code will be less than 100(!) lines of code in the basic edition. It’s not EYECANDY but functional and effective. So feel
free to mix it to your personal flavour.

 

Ingredients

What we first of all need is a basic web page…

<html>
<head>
<title>USP instead!</title>
</head>
<body>
<h1>AJAX TAB Widget (AHP TECH DEMO)</h1>
</body>
</html>

Now it’s time to define, how wide we want the widget to be. As we are skilled and well known for good code, we don’t just put a size
on the HTML tags. So, we start here with a DIV tag, containing the widget. It will have the class “mytab”. With that done the DIV tag looks
like:

<div class=”mytab”> </div>

Why it has to use the named class will be explained a bit further down in this demo. At this moment take it as it is.

Next we need a some tabs. Tab are usually done by using the UNORDERED LIST widget (ul) while every tab is a LIST ITEM (li).
In order to click on the tabs and having space for some fanciness on that, we use the web anchor (a) to define, whats supposed
to happen, if a tab is clicked. Here we will add 3 tabs which will call a JavaScript code with a parameter delivered by the
tab.

<ul>
<li><a href=”javascript: ahp_load_tab(1);”>TAB 1</a></li>
<li><a href=”javascript: ahp_load_tab(2);”>TAB 2</a></li>
<li><a href=”javascript: ahp_load_tab(3);”>TAB 3</a></li>
</ul>

Okay, lets head on. In order to display something after we press the tab, we need an output container. Usually we use a DIV for that.

In this demo, we need to give it an ID so we can find that container again and put some data into it:

<div id=”inhalt”>
Inhalt von Tab
</div>

All this together makes a HTML code looking like:

<html>
<head>
<title>accept no imitations- … USP instead!</title>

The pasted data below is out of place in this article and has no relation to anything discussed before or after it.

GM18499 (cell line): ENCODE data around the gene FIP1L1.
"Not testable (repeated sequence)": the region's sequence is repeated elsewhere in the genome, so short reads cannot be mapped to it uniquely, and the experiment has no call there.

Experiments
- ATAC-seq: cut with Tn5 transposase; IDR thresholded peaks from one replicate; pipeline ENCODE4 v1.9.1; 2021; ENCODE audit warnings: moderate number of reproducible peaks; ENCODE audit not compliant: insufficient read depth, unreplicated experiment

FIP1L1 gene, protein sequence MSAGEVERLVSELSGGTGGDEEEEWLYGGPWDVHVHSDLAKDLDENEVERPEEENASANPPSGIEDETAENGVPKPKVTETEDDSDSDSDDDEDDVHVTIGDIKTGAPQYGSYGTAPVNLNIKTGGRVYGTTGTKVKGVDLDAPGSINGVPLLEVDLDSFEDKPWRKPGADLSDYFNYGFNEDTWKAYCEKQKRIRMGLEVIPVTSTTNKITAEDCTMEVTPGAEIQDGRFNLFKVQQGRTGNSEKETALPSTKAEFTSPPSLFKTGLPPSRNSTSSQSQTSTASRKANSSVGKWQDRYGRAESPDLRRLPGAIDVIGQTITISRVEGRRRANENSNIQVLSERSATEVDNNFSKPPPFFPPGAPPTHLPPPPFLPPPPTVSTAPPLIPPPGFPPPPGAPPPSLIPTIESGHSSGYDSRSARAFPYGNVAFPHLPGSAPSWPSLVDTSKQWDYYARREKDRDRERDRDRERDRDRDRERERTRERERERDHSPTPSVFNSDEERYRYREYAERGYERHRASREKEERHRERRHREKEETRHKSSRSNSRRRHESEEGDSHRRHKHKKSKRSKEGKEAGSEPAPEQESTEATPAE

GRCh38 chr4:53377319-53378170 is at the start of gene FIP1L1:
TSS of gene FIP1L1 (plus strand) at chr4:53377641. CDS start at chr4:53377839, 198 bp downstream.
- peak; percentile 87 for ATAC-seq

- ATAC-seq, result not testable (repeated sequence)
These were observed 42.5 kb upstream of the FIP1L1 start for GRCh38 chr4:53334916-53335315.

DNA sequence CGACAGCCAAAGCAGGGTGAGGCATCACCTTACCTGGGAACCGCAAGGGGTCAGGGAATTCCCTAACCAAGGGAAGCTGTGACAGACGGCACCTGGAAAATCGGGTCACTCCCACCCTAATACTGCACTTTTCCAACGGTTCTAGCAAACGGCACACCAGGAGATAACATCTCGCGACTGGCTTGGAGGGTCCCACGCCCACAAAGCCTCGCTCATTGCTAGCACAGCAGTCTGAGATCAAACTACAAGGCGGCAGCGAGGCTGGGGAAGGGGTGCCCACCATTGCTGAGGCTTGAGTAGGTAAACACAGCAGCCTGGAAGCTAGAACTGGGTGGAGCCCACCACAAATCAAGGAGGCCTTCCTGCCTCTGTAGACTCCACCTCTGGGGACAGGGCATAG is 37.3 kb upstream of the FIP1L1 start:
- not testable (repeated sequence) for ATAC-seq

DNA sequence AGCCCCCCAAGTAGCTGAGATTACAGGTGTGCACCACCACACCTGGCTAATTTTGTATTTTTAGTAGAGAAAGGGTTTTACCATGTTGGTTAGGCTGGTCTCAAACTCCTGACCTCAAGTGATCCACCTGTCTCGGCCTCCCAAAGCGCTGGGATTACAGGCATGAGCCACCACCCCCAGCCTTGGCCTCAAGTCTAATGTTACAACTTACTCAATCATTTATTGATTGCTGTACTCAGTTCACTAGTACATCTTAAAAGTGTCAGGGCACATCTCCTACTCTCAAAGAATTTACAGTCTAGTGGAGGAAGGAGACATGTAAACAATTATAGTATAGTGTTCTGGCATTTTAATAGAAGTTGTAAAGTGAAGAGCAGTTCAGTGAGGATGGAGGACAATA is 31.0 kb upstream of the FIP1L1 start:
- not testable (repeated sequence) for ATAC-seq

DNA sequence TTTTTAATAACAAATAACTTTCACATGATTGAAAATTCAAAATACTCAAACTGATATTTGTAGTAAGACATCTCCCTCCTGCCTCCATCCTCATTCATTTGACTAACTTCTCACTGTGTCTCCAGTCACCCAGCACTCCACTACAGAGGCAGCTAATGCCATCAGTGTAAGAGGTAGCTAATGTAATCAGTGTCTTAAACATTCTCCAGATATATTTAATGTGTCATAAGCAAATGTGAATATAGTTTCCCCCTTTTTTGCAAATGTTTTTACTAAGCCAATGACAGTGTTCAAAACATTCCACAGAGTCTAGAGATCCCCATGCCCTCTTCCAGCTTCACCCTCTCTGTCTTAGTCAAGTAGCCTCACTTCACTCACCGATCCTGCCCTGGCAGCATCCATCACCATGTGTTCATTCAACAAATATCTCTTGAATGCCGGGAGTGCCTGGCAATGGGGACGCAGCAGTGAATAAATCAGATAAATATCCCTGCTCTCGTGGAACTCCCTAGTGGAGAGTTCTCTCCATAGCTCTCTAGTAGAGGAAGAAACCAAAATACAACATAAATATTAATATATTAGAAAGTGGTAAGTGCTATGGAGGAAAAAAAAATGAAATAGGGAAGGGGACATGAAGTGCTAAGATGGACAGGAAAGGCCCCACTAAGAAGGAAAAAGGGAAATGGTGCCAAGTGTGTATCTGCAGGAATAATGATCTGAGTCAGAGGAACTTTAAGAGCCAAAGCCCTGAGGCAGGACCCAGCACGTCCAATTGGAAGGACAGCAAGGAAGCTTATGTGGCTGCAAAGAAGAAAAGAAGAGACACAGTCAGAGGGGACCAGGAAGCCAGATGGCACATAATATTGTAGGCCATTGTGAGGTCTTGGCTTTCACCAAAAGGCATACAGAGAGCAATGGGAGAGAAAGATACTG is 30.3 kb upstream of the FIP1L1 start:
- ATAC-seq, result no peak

</head>
<body>
<h1>AJAX TAB Widget (AHP TECH DEMO)</h1>
<div class=”mytab”>
<ul>
<li><a href=”javascript: ahp_load_tab(1);”>TAB 1</a></li>
<li><a href=”javascript: ahp_load_tab(2);”>TAB 2</a></li>
<li><a href=”javascript: ahp_load_tab(3);”>TAB 3</a></li>
</ul>
<div id=”inhalt”>
Inhalt von Tab
</div>
</div>
</body>
</html>

What’s next … ahh … yes, the JavaScript function with the AJAX voodoo 🙂 … it’s pretty obvious actually, but take a close look
at it though:

<script>
//###############################################################
function ahp_load_tab(xtab) {
//###############################################################// ### Benutzer über Aktivität informieren ###
document.getElementById(‘inhalt’).innerHTML = “wird geladen …”;

// ### Aufrufparameter bestimmen ###
var xURL = “http://localhost:8080/uniface/wrd/run/MYUSP.tab_”+xtab;
var http = null;

if (window.XMLHttpRequest) {
http = new XMLHttpRequest();
} else if (window.ActiveXObject) {
http = new ActiveXObject(“Microsoft.XMLHTTP”);
}

if (http != null) {
http.open(“GET”, xURL,true);

http.onreadystatechange = function () {
if (http.readyState == 4)
document.getElementById(‘inhalt’).innerHTML = http.responseText;
}

http.send(null);
}
}
</script>

Assuming you to be a developer should make you capable of scoping the functionality in this brief code. But still I will
pay you some explanation on it.

First we grab the HTML Tag with the ID called “inhalt” and fill it with the text “wird geladen …” (… for those of you not capable of the german language: this phrase tells the user, “it’s loading …”)
Done with that we assemble a string containing OUR SERVER PAGE ($componentname), a dot “.” which indicates an Uniface operation and the name of the operation.

We want to have three different tabs and as we are lazy we simply have 3 operations in our server page called tab_1, tab_2 and tab_3.

Looking at the HTML code we call the JavaScript with the params 1, 2 and 3. So our assembled string will represent the wanted operation.

DON’T come along now and blame me to be a retard just because I didn’t optimize the code to be one function…
ALLWAYS REMEMBER: it’s not  me who needs to learn how HTML, AJAX and those things work out together! At this very moment, it’s you 😉

But let’s get back on track. We assembled the string to be fitting to our server page. Now we need the AJAX object to get it up’n running.

Since we work browser independant ( YES, WE DO …! this one will even do on an iPhone @ CPWR ^^ ) we have to figure what browser
is used at the very moment. In general we can choose from two groups: